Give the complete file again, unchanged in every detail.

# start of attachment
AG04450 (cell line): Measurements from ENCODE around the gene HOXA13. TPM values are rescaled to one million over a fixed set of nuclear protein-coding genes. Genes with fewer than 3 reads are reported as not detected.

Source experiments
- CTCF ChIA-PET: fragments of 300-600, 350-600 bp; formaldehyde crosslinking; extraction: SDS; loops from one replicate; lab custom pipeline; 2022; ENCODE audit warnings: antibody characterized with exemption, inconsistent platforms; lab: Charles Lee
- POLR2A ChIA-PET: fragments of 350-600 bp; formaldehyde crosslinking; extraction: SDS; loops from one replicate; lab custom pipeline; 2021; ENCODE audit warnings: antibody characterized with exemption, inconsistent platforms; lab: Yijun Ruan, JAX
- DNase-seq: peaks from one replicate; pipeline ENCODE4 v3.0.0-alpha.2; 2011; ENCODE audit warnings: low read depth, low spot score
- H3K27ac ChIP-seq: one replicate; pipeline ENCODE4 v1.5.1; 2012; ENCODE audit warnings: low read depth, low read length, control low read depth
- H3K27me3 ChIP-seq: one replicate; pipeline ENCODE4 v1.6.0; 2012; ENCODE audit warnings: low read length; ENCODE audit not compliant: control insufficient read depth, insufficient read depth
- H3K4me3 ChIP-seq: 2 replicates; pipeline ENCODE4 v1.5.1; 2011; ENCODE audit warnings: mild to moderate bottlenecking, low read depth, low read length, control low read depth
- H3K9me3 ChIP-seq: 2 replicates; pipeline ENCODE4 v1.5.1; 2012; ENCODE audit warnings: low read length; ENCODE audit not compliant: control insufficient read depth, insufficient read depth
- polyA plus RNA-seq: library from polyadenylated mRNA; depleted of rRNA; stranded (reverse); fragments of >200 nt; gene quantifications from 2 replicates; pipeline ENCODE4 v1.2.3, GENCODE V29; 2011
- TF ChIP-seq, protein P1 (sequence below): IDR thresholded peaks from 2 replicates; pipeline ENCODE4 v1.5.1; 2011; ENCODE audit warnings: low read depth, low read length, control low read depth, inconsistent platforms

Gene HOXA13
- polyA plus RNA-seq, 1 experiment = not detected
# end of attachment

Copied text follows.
AG04450 (cell line): Measurements from ENCODE around the gene HOXA13. TPM values are rescaled to one million over a fixed set of nuclear protein-coding genes. Genes with fewer than 3 reads are reported as not detected.

Source experiments
- CTCF ChIA-PET: fragments of 300-600, 350-600 bp; formaldehyde crosslinking; extraction: SDS; loops from one replicate; lab custom pipeline; 2022; ENCODE audit warnings: antibody characterized with exemption, inconsistent platforms; lab: Charles Lee
- POLR2A ChIA-PET: fragments of 350-600 bp; formaldehyde crosslinking; extraction: SDS; loops from one replicate; lab custom pipeline; 2021; ENCODE audit warnings: antibody characterized with exemption, inconsistent platforms; lab: Yijun Ruan, JAX
- DNase-seq: peaks from one replicate; pipeline ENCODE4 v3.0.0-alpha.2; 2011; ENCODE audit warnings: low read depth, low spot score
- H3K27ac ChIP-seq: one replicate; pipeline ENCODE4 v1.5.1; 2012; ENCODE audit warnings: low read depth, low read length, control low read depth
- H3K27me3 ChIP-seq: one replicate; pipeline ENCODE4 v1.6.0; 2012; ENCODE audit warnings: low read length; ENCODE audit not compliant: control insufficient read depth, insufficient read depth
- H3K4me3 ChIP-seq: 2 replicates; pipeline ENCODE4 v1.5.1; 2011; ENCODE audit warnings: mild to moderate bottlenecking, low read depth, low read length, control low read depth
- H3K9me3 ChIP-seq: 2 replicates; pipeline ENCODE4 v1.5.1; 2012; ENCODE audit warnings: low read length; ENCODE audit not compliant: control insufficient read depth, insufficient read depth
- polyA plus RNA-seq: library from polyadenylated mRNA; depleted of rRNA; stranded (reverse); fragments of >200 nt; gene quantifications from 2 replicates; pipeline ENCODE4 v1.2.3, GENCODE V29; 2011
- TF ChIP-seq, protein P1 (sequence below): IDR thresholded peaks from 2 replicates; pipeline ENCODE4 v1.5.1; 2011; ENCODE audit warnings: low read depth, low read length, control low read depth, inconsistent platforms

Gene HOXA13
- polyA plus RNA-seq, 1 experiment = not detected